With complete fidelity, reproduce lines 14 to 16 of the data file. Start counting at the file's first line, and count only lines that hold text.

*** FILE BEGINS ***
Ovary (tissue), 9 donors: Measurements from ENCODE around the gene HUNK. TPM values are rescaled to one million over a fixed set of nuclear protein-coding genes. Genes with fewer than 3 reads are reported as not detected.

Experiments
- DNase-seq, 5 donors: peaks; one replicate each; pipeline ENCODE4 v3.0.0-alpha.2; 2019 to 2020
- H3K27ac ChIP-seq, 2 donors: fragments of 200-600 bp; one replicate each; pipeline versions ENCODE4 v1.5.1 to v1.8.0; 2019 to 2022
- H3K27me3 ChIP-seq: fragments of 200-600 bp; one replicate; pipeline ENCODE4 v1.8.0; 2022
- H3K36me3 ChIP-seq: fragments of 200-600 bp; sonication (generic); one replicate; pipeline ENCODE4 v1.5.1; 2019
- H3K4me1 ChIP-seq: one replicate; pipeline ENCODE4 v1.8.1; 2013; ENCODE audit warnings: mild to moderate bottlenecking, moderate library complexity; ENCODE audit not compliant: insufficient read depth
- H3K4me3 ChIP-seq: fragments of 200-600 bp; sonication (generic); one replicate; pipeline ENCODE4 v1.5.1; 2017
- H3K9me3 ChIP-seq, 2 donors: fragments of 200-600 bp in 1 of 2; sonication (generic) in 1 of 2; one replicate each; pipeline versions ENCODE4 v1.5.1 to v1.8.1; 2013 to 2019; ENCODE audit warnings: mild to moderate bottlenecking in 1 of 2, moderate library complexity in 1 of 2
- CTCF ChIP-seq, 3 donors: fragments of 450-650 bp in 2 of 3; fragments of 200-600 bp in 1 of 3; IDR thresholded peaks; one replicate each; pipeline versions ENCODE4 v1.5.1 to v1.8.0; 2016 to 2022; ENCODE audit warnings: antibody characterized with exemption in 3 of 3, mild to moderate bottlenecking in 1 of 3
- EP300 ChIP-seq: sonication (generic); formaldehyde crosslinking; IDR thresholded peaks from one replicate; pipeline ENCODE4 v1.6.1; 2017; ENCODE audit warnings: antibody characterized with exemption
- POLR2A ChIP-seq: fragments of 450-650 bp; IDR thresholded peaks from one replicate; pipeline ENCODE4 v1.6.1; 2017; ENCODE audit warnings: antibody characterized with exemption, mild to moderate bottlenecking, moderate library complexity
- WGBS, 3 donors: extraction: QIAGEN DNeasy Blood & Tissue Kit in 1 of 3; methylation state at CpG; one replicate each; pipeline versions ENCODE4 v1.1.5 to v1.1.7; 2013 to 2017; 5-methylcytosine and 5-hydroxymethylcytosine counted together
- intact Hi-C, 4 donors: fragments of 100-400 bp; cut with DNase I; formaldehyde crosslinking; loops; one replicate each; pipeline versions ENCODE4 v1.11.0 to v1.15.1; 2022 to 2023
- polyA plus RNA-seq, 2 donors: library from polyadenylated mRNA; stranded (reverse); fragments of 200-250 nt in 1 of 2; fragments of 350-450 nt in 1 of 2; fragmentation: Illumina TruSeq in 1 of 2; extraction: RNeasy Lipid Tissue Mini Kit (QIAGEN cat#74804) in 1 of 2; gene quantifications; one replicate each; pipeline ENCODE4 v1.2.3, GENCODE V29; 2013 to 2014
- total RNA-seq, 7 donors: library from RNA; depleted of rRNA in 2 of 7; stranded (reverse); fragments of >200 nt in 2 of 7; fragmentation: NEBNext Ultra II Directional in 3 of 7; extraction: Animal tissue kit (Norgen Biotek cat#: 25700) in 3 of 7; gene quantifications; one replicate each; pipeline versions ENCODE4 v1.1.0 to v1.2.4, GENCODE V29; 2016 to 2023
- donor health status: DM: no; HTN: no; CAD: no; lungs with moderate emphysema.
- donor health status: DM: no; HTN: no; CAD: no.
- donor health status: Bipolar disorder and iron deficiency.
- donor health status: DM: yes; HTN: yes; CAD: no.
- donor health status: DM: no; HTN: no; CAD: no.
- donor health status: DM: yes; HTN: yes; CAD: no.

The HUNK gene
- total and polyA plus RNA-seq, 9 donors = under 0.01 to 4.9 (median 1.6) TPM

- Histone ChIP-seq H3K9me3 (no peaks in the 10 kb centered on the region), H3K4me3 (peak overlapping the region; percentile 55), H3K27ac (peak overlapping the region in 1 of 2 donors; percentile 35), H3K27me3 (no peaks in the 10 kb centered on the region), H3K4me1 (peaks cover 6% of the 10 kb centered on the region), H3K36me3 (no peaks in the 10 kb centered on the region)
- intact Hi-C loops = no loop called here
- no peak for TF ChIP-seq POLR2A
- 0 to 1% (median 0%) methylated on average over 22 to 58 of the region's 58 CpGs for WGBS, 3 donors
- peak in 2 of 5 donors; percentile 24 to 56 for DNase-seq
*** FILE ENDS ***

- intact Hi-C, 4 donors: fragments of 100-400 bp; cut with DNase I; formaldehyde crosslinking; loops; one replicate each; pipeline versions ENCODE4 v1.11.0 to v1.15.1; 2022 to 2023
- polyA plus RNA-seq, 2 donors: library from polyadenylated mRNA; stranded (reverse); fragments of 200-250 nt in 1 of 2; fragments of 350-450 nt in 1 of 2; fragmentation: Illumina TruSeq in 1 of 2; extraction: RNeasy Lipid Tissue Mini Kit (QIAGEN cat#74804) in 1 of 2; gene quantifications; one replicate each; pipeline ENCODE4 v1.2.3, GENCODE V29; 2013 to 2014
- total RNA-seq, 7 donors: library from RNA; depleted of rRNA in 2 of 7; stranded (reverse); fragments of >200 nt in 2 of 7; fragmentation: NEBNext Ultra II Directional in 3 of 7; extraction: Animal tissue kit (Norgen Biotek cat#: 25700) in 3 of 7; gene quantifications; one replicate each; pipeline versions ENCODE4 v1.1.0 to v1.2.4, GENCODE V29; 2016 to 2023